the system operator to measure gas generation, composition, and pressure.

Active gas collection systems include
negative static pressure systems, vacuums or pumps that move gas
out of the landfill
and piping that connects the collection wells to the negative static pressure system, often
vacuum systems are used. Negative static pressure systems pull gas from the landfill by creating low negative
pressure within the gas collection wells. The
low pressure in the wells creates a preferred migration pathway
for the landfill gas
. The size, type, and amount of static pressure required in an active system to pull the gas from
the landfill depend on the amount of gas being produced. With information about landfill gas generation,
composition, and pressure, a landfill operator can assess gas production and distributions changes and modify the
negative static pressure system and collection well valves to most efficiently run an active gas collection system.
The system design should account for future gas management needs, such as those associated with landfill
expansion.

What components are in an Effective Active Gas System Designed?

An effective active gas collection system incorporates the following design elements (EPA 1991):

•        Gas-moving equipment, including negative static fans, vacuums and piping, capable of handling the maximum
landfill gas generation rate.

•        Collection wells placed to capture gas from all areas of the landfill. The number and spacing between each
extraction well depends on the waste type, depth, and compaction; the pressure gradients created by the negative
static pressure fans, vacuums; and the moisture content of the gas.

•        The ability to monitor and adjust flow from individual extraction wells. Inclusion of a valve, pressure gauge,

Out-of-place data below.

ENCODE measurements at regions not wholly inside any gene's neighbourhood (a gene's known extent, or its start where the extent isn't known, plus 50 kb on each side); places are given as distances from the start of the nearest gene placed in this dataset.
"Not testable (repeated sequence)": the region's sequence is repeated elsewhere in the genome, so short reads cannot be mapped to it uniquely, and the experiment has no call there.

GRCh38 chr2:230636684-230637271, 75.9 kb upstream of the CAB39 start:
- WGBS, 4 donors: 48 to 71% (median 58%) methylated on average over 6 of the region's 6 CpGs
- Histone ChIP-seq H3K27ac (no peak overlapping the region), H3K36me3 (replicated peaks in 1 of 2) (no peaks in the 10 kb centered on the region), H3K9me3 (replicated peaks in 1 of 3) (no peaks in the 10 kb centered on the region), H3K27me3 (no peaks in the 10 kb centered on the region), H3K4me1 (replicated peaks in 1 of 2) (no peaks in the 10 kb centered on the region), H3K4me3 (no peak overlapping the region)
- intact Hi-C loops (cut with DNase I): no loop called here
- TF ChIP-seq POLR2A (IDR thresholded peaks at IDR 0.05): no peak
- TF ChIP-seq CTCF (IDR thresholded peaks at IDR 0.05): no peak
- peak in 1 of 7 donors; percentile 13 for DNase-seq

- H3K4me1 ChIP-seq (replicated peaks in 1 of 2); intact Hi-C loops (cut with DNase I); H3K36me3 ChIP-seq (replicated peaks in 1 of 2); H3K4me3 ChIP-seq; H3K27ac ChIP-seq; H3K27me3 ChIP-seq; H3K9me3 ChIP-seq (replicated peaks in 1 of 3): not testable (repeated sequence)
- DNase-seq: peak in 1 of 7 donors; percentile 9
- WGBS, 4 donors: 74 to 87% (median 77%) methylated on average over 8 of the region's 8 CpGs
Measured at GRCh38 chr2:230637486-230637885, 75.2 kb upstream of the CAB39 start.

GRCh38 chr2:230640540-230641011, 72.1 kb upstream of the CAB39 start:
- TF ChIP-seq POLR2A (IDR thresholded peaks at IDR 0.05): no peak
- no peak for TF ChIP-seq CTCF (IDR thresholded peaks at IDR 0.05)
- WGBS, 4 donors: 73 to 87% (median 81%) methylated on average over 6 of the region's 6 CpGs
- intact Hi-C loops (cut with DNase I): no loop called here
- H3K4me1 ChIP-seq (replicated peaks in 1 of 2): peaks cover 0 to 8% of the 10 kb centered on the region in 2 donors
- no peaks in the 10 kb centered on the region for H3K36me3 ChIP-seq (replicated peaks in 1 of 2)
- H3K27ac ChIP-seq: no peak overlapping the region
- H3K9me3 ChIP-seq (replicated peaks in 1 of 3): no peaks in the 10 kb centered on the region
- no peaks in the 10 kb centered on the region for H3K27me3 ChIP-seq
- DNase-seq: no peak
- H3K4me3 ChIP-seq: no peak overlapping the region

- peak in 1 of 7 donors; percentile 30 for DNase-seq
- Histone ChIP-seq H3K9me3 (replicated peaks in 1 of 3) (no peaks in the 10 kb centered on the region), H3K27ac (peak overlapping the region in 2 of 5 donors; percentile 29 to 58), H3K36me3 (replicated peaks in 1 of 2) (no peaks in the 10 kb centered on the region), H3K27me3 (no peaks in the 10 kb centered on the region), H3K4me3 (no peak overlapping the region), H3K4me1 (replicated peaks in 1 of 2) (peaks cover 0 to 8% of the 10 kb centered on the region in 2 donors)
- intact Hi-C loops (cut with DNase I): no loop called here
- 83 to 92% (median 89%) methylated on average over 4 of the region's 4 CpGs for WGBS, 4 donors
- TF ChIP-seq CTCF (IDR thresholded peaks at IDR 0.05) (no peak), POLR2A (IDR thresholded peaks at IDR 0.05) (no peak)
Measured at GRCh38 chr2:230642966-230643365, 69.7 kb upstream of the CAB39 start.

condenser, and sampling port at each collection well allows a landfill operator to monitor and adjust pressure and to
measure gas generation and content.

What methods are available to treat landfill gas after collection?

Some passive gas collection systems simply vent landfill gas to the atmosphere without any treatment before
release. This may be appropriate if
only a small quantity of gas is produced and no people live or work nearby.
More commonly, however, the collected landfill gas is controlled and treated to reduce potential safety and health
hazards. (A landfill may be required to do so by law, such as the NSPS/ EG and PSD GHG. Common methods to
treat landfill gas include combustion and non combustion technologies, as well as odor control technologies.

•        Combustion.
Combustion is the most common technique for controlling and treating landfill gas.
Combustion technologies such as direct fired enclosed flares, incinerators, regenerative thermal oxidizers, boilers,
gas turbines, and internal combustion engines thermally destroy the compounds in landfill gas. Over 98%
destruction of organic compounds is typically achieved. Methane is converted to carbon dioxide, resulting in a large